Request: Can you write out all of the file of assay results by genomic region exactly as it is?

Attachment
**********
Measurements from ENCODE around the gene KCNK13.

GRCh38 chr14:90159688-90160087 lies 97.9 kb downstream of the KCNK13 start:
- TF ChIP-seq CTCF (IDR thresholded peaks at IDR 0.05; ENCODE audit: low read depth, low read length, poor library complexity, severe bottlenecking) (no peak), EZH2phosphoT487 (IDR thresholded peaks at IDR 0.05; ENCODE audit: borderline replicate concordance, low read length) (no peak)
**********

Measurements from ENCODE around the gene KCNK13.

GRCh38 chr14:90159688-90160087 lies 97.9 kb downstream of the KCNK13 start:
- TF ChIP-seq CTCF (IDR thresholded peaks at IDR 0.05; ENCODE audit: low read depth, low read length, poor library complexity, severe bottlenecking) (no peak), EZH2phosphoT487 (IDR thresholded peaks at IDR 0.05; ENCODE audit: borderline replicate concordance, low read length) (no peak)